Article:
Relaxing in front of the back yard fire pit can be a great way to wind down after a long day, but Tom Waters, M.D., explains why it’s important to think safety first to avoid getting hurt around the open flame.
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CLEVELAND – Relaxing in front of the back yard fire pit can be a great way to wind down after a long day, but it’s important to think safety first to avoid getting hurt around the open flame.
Tom Waters, M.D., an emergency department physician at Cleveland Clinic, said many fire pit injuries happen when folks use accelerants to start the fire.
“You want to avoid using accelerants on a fire pit – certainly never use any gasoline or charcoal lighter or anything like that – that’s going to present you with a very dangerous situation,” said Dr. Waters.
Dr. Waters said the most important thing to keep in mind when it comes to backyard fire pits is that they are an open flame and therefore require much caution.
Just like a pool, it’s essential to make sure that young children are supervised at all times.
Dr. Waters said it’s important for everyone to keep a safe distance from the fire, and to make sure it’s far away from the house, landscaping and trees.
If using a portable fire bowl, don’t try to move it while it’s hot or filled with any hot coals to avoid getting burned.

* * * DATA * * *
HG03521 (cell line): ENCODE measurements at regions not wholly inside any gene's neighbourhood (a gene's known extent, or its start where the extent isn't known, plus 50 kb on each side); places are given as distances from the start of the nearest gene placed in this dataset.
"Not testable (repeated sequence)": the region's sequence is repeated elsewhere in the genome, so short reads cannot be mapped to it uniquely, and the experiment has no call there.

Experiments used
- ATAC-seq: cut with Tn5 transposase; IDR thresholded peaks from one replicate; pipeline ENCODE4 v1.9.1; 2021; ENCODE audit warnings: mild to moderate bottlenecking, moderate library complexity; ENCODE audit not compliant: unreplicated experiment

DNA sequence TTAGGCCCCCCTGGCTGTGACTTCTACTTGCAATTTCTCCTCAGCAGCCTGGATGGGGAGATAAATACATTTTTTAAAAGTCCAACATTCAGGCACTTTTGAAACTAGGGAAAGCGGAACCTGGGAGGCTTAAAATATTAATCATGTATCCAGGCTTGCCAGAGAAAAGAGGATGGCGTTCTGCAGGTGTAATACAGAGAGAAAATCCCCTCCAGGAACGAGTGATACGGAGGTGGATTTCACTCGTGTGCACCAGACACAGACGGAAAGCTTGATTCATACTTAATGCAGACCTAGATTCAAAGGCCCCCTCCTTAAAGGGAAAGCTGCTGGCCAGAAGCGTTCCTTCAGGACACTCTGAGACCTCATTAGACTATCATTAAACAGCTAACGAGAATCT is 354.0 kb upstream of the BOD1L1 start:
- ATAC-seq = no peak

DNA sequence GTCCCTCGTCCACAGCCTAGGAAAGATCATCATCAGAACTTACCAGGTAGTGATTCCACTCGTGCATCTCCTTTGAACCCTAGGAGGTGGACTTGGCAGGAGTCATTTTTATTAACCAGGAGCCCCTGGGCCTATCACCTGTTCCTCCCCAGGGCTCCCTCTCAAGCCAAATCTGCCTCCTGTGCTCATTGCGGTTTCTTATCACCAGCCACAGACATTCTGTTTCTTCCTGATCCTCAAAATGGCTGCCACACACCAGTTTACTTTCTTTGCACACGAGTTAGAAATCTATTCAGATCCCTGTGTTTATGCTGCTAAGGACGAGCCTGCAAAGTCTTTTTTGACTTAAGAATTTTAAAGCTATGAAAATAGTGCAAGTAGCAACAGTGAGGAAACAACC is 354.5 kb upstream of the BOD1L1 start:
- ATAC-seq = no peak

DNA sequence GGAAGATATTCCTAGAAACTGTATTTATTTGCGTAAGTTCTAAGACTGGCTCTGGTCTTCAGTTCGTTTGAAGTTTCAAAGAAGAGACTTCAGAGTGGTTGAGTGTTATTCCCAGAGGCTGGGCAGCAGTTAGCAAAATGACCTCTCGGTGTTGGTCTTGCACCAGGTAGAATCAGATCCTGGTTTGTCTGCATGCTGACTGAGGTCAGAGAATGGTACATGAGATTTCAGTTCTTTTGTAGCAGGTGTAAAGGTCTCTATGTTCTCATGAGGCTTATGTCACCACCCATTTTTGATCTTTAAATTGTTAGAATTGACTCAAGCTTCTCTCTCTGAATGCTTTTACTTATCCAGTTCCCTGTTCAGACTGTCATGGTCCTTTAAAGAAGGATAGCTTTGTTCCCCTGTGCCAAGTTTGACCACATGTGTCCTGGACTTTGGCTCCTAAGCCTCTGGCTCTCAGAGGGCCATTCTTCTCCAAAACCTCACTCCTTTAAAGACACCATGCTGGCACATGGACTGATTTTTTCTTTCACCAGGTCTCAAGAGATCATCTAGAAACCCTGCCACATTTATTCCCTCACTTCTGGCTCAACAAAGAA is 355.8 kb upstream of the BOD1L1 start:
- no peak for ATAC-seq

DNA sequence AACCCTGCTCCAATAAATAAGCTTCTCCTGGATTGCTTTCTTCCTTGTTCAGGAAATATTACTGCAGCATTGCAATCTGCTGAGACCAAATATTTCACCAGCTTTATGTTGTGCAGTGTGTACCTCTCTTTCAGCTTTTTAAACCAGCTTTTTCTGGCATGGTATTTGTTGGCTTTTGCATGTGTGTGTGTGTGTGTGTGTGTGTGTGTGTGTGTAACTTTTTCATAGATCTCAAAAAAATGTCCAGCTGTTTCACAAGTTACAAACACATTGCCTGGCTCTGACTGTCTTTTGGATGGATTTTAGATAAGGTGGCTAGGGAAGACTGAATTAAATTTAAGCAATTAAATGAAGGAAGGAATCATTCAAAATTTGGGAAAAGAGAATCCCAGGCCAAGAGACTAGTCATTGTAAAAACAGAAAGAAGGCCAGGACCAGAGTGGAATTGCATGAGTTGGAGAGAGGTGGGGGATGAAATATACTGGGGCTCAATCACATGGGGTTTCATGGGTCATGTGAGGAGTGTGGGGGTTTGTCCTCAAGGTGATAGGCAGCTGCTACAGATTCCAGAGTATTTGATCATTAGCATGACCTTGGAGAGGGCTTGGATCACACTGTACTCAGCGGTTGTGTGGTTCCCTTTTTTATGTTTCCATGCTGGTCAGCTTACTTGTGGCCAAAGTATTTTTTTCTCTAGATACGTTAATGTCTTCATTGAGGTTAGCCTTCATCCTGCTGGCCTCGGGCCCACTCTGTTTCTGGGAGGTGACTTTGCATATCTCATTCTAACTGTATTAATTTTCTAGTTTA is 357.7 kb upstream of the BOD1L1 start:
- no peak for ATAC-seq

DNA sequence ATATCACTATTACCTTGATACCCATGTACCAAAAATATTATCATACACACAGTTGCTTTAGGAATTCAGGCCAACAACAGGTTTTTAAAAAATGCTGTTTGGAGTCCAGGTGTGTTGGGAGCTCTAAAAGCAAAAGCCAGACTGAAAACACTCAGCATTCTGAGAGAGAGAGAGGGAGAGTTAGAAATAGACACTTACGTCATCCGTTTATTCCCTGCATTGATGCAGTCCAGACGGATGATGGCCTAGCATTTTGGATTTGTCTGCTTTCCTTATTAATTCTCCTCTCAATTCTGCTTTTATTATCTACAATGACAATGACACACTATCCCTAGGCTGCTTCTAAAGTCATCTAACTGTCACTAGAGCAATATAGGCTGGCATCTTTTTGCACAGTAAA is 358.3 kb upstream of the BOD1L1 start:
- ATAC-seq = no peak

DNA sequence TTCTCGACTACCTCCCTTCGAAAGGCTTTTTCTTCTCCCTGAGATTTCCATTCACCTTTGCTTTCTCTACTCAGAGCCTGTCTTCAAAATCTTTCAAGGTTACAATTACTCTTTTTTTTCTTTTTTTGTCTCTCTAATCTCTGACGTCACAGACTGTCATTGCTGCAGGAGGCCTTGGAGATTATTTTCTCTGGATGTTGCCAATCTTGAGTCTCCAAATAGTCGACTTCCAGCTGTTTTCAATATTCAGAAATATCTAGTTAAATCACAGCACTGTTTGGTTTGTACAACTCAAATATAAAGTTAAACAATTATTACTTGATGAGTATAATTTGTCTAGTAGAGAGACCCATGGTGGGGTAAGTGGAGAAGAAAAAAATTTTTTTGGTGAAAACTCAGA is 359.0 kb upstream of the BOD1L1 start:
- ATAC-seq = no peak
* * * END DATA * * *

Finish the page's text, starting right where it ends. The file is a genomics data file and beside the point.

Dr. Waters said to be cautious of smoke too. The fire pit smoke should be released into the open air, and the fire pit should not be placed underneath any type of pavilion or overhang. If the smoke is unable to escape, it can accumulate and result in either carbon monoxide poisoning or smoke inhalation, both of which can be fatal.
It’s essential to have a fire extinguisher present at all times, but Dr. Waters reminds folks that it’s not going to help if they don’t know how to use it.
He said that everyone who owns a fire pit should read the directions on their fire extinguisher and get familiarized with it ahead of time, to avoid having to use it for first time during an emergency.
Before heading indoors for the night, make sure that fire is completely out and cool to the touch.
“You definitely want to make sure the fire has been put out completely by either covering it, burying it or pouring water on it,” said Dr. Waters. “Once you leave that fire unattended, you don’t know what could happen and some of those coals or embers can float off for significant distances and could start a fire somewhere else.”